I never had a bad winter before the winter of 1996-1997.
I swear my vehicles were doomed from the start. The torture
that my vehicles had to endure was unbelievable. There were
four main episodes that would of had any individual of sound
mind hang their keys up for good. Am I of sound mind? Who
is to say.

The bitter cold settled in early the year of 1996. The
snow arrived early and lay so peacefully on the earth. One
morning early before the hustle and bustle of the days events
began old Betsey sat parked peacefully on the side of the street
where she usually retired when not in use. This one cool
morning the peacefulness the car was to endure was not to be .
The early morning came to life with the loud crunch of twisting
metal. The silence of the morning was broken. Old Betsey was
disturbed out of its peacefulness. The big white postal vehicle
backed right up in to the drivers door. This was the mark of a
quick sale of a automobile that served no purpose no longer
due to an accident that was no fault of Betsey. The inevitable
happened, Betsey was sold so the owner could have a newer
vehicle. All because a single postal vehicle did not watch where
it was going.

At a later date a Chevy truck replaced old Betsey. The
Chevy pick-up was given the dreaded parking space where old
Betsey had rested at one time. This vehicle was for sure a
wiser choice. The winter evening settled in from a long day of

ice and rain. The sun went down peacefully with a sure prom¬
ise of a better morning. This of course was not what was to lie
ahead. The stillness of the evening was yet again broken with
the late afternoon pounding of the door. Yes, it happened
again the pick-up was hit. Believe it or not by a different
postal vehicle. The same driveway was the cause again. The
truck was damaged in the drivers door and the poor postal
workers were totally embarrassed. The winter had taken its
toll on yet another innocent vehicle. This was not the last, oh
no, more was yet to come. Would you have hung your keys in
a permanent resting place yet? Maybe, maybe not.

The winter of 1997 was sure to be a more hopeful winter
for my transportation. No such luck, there was a more tragic
incident in store for yet another vehicle. This one more tragic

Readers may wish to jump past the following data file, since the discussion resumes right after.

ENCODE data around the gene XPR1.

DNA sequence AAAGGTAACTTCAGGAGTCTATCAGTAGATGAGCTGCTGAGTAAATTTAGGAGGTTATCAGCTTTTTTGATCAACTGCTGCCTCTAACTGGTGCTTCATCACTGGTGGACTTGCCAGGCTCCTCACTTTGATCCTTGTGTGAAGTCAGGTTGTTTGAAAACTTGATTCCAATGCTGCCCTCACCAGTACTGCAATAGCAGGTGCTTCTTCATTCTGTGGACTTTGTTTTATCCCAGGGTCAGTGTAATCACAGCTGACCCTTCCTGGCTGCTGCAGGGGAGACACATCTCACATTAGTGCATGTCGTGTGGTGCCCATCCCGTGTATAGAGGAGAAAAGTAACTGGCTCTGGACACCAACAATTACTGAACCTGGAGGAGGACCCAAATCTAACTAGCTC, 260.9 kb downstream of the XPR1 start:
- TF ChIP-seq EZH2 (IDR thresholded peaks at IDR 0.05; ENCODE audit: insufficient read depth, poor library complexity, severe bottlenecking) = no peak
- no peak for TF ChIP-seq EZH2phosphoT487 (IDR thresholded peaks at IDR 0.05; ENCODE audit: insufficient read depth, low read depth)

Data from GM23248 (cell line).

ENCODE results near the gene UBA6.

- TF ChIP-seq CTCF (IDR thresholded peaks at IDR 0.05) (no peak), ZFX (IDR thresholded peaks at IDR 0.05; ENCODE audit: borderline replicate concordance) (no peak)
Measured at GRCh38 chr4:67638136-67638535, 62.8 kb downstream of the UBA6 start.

than the first two. In January of 1997,at 11:00 Am., a newer
vehicle that was a Berretta and red in color, was taken for a
drive to Grand Rapids for a return on Christmas gifts. This
one particular morning was warmer than the previous morn¬
ings a perfect day to go for a ride, or so we thought. Once ar¬
riving at our destination a cool breeze set in. It blew mildly in
to the road. The sign that the afternoon was finished and the
journey home arrived sooner than expected. The expressway looked deserted there seemed to be only the
slightest movement on the road way. Because of the wind and
the ever so light snow coming on to the highway, it was better
to travel at a slower speed. Across the highway you could see
oncoming traffic steady on the road way. Than out of no
where a large white mean looking van (obviously going to fast)
crossed the media at a barreling speed of seventy five miles per
hour. The large van came closer and closer in to the path of
the small red Berretta. There was no turning back the loud
crashing and glass breaking could be seen and heard from
miles away. The car was to see the last winter of its life there
was no saving the beautiful red Berretta. It was dead, it died
at 2:15 p.m.on January 5 th. There was no fixing up or repair¬
ing the red Berretta it had taken its last road trip, Of course,
no thanks to a speeding big white van. As you can guess this
vehicle was replaced by a Buick. .

Would the Buick have a better chance to out last the
previous cars? The Buick never got hit by a postal vehicle or a
big white van. One bright winter afternoon when the snow
had all melted and the afternoon showed signs of Spring,
around the corner the Buick sat parked at the side of this
peaceful street. It was waiting to be repaired after a transmis¬
sion plug fell